9/24/2006

Does Branson's "blight" increase the chance of eminent domain being used to take your property? Branson MO Courier, 5/4/06

By Gary Groman

Prior to the passage of the new eminent domain legislation by the Missouri Legislature recently, could the City of Branson take your home or business through the use of eminent domain, and give to another private individual or entity because it would generate more revenue and jobs for the city than it receives from your property? The answer was "Yes."

After the passage of the new eminent domain legislation by the Missouri Legislature recently, can the City of Branson take your home or business through the use of eminent domain, and give to another private individual or entity because it will generate more revenue and jobs for the city than it receives from your property? The answer is "Yes."

Recent media coverage of the new eminent domain laws passed by the Missouri legislature on May 5 trumpets the comforting thought that the homes and businesses of Missourians cannot be condemned using eminent domain for economic development. The changes were in response to a recent U.S. Supreme Court case.

In that case, long term residents had their homes taken by their city through the use of eminent domain and given to private developers for economic development because the new development would generate more revenue and jobs for the city than the taxes on the homes did. The Supreme Court said the use of eminent domain for that purpose was permitted by the U.S. Constitution but that it was up to the individual states as to how, if at all, that permitted use was implemented. The state of Connecticut, where the property in question was located, had a state law that permitted the taking of private property for economic development so the court ruled in favor of the city and the residents lost their homes.

In an effort to insure that the same thing could not happen in Missouri, various actions were instituted at the state level with the net result of that action being the passage of the recent legislation. The legislative mandate states, "No condemning authority shall acquire private property through the process of eminent domain for solely economic development purposes" and, at first blush, all seems well.

But wait, "Not so quick kemo sabe," why is the word "solely" used if the legislative intent is to truly prevent government entities from taking the property of residents and business owners through the use of eminent domain for economic development purposes? In that context, why not use a more restrictive word such as "primarily" rather than "solely?"

The difference is dramatic. Using "solely" as the criteria if there is any other purpose involved, the use of eminent domain for the purposes of economic development would be legal regardless of the degree of the other use. On the other hand if a more restrictive word such as "primarily" had been used and the evidence showed that the primary purpose of the eminent domain was for economic development its use would not be authorized.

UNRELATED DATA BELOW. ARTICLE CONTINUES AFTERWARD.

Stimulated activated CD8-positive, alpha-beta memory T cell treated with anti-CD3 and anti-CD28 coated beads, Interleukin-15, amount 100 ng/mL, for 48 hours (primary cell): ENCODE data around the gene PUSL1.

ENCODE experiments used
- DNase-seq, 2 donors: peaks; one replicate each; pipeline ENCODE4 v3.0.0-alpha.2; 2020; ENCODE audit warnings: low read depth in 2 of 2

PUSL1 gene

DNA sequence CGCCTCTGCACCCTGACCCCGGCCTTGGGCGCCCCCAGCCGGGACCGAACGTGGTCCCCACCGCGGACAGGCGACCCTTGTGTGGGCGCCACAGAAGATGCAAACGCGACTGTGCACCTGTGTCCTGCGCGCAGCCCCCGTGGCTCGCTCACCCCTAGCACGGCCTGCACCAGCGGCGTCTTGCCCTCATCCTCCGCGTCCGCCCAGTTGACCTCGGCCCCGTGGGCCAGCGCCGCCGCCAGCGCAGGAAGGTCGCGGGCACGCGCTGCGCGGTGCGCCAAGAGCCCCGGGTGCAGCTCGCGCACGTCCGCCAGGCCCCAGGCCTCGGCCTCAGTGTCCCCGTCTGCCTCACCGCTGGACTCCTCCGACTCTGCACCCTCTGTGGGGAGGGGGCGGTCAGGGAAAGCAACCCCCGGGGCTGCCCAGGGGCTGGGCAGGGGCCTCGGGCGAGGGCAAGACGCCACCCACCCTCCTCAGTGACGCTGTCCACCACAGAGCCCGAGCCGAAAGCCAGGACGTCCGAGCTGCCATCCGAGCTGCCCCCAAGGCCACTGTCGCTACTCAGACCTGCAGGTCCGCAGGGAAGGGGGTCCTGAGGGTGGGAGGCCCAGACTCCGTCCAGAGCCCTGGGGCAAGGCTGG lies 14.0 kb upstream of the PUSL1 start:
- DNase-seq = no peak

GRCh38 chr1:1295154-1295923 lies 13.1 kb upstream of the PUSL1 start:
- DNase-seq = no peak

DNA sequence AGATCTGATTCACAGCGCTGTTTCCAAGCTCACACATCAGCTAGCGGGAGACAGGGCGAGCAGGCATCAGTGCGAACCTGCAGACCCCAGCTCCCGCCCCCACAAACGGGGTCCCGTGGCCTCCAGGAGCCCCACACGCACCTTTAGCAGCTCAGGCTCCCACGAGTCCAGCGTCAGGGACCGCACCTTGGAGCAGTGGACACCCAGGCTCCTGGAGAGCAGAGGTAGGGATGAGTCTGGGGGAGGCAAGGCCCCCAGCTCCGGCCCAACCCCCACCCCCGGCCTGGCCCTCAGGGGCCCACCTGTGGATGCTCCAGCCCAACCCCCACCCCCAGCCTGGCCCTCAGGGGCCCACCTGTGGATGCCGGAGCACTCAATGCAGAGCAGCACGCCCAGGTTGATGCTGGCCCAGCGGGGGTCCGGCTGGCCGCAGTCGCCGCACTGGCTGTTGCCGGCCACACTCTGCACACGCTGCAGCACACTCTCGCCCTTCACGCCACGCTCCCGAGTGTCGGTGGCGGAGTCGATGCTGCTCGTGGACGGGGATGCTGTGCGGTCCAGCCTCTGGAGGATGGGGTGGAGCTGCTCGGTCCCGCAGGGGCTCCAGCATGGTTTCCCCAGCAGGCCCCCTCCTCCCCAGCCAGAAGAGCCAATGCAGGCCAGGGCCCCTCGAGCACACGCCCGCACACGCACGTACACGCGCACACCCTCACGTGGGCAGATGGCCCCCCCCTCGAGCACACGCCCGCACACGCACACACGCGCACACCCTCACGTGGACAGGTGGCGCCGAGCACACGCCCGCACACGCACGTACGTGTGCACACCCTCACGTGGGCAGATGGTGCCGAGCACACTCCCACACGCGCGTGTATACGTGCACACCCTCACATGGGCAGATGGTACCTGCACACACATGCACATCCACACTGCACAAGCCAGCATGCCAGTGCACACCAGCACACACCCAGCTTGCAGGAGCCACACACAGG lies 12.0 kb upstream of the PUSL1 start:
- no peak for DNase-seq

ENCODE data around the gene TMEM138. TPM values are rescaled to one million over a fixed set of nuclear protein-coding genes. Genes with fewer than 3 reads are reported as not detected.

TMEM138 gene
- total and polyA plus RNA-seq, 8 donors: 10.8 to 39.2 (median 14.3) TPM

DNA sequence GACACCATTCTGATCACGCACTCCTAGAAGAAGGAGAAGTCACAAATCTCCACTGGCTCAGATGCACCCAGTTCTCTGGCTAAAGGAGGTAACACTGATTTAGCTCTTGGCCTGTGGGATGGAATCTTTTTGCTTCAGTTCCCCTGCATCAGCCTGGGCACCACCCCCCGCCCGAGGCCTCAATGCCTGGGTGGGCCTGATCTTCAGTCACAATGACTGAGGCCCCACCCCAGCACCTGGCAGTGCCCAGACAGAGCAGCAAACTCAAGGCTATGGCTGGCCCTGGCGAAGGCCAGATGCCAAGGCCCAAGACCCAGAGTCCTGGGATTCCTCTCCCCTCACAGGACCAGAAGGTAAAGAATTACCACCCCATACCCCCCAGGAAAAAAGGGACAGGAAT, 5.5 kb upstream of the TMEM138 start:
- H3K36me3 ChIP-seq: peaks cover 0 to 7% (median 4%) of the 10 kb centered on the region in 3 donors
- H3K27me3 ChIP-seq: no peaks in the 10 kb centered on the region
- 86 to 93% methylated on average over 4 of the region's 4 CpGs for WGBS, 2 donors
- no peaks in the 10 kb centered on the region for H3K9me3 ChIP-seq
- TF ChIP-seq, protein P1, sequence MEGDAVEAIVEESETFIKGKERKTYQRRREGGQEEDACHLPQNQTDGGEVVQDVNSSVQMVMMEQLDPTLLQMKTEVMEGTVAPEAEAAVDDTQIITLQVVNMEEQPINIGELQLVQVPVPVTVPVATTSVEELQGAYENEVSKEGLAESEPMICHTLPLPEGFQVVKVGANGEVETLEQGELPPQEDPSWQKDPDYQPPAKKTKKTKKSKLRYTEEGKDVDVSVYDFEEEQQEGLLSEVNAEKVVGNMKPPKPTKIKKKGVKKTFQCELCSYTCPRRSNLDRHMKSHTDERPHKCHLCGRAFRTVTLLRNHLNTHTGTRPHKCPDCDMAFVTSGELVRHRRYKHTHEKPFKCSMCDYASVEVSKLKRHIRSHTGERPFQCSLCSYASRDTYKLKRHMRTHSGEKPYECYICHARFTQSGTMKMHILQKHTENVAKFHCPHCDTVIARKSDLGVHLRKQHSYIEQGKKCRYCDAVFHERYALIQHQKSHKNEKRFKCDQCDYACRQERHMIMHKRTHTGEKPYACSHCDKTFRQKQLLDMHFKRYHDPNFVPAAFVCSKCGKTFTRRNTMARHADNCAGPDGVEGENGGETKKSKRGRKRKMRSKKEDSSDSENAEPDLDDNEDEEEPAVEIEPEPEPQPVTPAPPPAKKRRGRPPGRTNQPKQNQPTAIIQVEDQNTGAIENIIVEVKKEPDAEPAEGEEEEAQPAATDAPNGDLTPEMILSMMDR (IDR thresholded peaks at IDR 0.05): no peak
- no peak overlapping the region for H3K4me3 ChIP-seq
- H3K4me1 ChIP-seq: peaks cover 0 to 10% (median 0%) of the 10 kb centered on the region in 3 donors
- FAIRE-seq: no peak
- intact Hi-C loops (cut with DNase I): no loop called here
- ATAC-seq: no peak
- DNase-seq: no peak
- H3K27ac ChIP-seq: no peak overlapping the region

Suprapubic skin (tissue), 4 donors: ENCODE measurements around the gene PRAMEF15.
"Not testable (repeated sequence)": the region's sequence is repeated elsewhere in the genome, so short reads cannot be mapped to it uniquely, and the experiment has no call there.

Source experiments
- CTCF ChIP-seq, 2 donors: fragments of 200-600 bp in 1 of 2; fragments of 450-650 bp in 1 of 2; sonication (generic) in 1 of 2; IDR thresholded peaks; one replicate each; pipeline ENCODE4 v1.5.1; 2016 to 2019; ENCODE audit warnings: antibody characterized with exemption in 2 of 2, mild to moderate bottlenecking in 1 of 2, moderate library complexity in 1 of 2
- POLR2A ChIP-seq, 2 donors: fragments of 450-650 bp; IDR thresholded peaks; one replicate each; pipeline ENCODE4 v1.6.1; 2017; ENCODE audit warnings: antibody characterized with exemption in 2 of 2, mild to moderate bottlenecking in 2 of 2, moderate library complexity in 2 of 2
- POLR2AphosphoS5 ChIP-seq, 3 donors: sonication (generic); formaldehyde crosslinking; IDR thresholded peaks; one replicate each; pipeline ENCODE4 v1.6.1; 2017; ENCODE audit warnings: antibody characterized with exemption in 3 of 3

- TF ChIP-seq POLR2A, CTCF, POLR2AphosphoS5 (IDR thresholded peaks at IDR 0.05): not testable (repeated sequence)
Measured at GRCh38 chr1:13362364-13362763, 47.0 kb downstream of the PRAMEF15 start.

Why didn't the legislature use a more restrictive term? Could it be because they wanted to permit the most flexibility for land to be taken by cities using the power of eminent domain for economic development while appearing to restrict its use? Unfortunately, the bad news gets even worse.

The legislation specifically defines the term "economic development" as the "use of a specific piece of property or properties which would provide an increase in the tax base, tax revenues, employment, and general economic health." If only it stopped there but it does not; it goes on to exclude from the definition, among other things, "the elimination of blighted, substandard, or unsanitary conditions."

Interestingly enough, the new legislation does not contain a definition of "blighted." Instead, in a move reminiscent of the old bean under the shell trick, the legislation states that the blight determination in eminent domain cases will be determined "with regard to whether the property meets the relevant statutory definition of blight."

The City of Branson has already proven itself to be the master of "statutory blight" which, according to recent ads recently published in local newspapers by the Mayor and Branson Board of Aldermen, consists of, among other things, "criteria which do not necessarily meet or follow the standard dictionary definition of blight." In terms of the City of Branson using its eminent domain authority to take private property for economic development purposes, what is the net result of combining the City of Branson's, seemingly, insatiable need for more revenues to pay for more and more government by giving taxpayer funds to developers to compete against their existing businesses and their propensity to use statutory blight? Repeat after me, "Our Father who art in heaven?."


Branson MO Courier: http://www.bransoncourier.com